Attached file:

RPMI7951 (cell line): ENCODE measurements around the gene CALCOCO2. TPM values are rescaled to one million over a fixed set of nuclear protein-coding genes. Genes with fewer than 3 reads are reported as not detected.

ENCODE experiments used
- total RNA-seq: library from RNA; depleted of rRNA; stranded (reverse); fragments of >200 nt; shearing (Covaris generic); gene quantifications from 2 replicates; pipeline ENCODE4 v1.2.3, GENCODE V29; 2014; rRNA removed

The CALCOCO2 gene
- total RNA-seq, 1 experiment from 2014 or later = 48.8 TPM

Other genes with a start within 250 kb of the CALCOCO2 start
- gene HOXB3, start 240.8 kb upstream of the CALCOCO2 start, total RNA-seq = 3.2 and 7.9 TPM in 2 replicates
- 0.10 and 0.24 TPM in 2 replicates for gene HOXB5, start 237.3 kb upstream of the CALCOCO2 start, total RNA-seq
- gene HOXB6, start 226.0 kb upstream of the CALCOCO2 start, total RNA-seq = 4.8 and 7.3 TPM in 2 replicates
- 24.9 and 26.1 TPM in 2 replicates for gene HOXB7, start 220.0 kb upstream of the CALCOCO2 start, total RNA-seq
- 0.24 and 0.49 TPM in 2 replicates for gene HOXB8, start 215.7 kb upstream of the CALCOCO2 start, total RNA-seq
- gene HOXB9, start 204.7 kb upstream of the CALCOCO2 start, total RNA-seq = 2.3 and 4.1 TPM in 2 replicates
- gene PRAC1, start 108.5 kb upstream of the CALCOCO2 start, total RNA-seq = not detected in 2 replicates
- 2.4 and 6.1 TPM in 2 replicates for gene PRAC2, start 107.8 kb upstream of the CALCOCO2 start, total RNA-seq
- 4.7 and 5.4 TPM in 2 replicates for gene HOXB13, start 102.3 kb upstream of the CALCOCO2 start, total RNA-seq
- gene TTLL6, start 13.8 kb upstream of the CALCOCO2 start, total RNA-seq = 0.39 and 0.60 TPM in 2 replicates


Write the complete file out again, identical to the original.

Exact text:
RPMI7951 (cell line): ENCODE measurements around the gene CALCOCO2. TPM values are rescaled to one million over a fixed set of nuclear protein-coding genes. Genes with fewer than 3 reads are reported as not detected.

ENCODE experiments used
- total RNA-seq: library from RNA; depleted of rRNA; stranded (reverse); fragments of >200 nt; shearing (Covaris generic); gene quantifications from 2 replicates; pipeline ENCODE4 v1.2.3, GENCODE V29; 2014; rRNA removed

The CALCOCO2 gene
- total RNA-seq, 1 experiment from 2014 or later = 48.8 TPM

Other genes with a start within 250 kb of the CALCOCO2 start
- gene HOXB3, start 240.8 kb upstream of the CALCOCO2 start, total RNA-seq = 3.2 and 7.9 TPM in 2 replicates
- 0.10 and 0.24 TPM in 2 replicates for gene HOXB5, start 237.3 kb upstream of the CALCOCO2 start, total RNA-seq
- gene HOXB6, start 226.0 kb upstream of the CALCOCO2 start, total RNA-seq = 4.8 and 7.3 TPM in 2 replicates
- 24.9 and 26.1 TPM in 2 replicates for gene HOXB7, start 220.0 kb upstream of the CALCOCO2 start, total RNA-seq
- 0.24 and 0.49 TPM in 2 replicates for gene HOXB8, start 215.7 kb upstream of the CALCOCO2 start, total RNA-seq
- gene HOXB9, start 204.7 kb upstream of the CALCOCO2 start, total RNA-seq = 2.3 and 4.1 TPM in 2 replicates
- gene PRAC1, start 108.5 kb upstream of the CALCOCO2 start, total RNA-seq = not detected in 2 replicates
- 2.4 and 6.1 TPM in 2 replicates for gene PRAC2, start 107.8 kb upstream of the CALCOCO2 start, total RNA-seq
- 4.7 and 5.4 TPM in 2 replicates for gene HOXB13, start 102.3 kb upstream of the CALCOCO2 start, total RNA-seq
- gene TTLL6, start 13.8 kb upstream of the CALCOCO2 start, total RNA-seq = 0.39 and 0.60 TPM in 2 replicates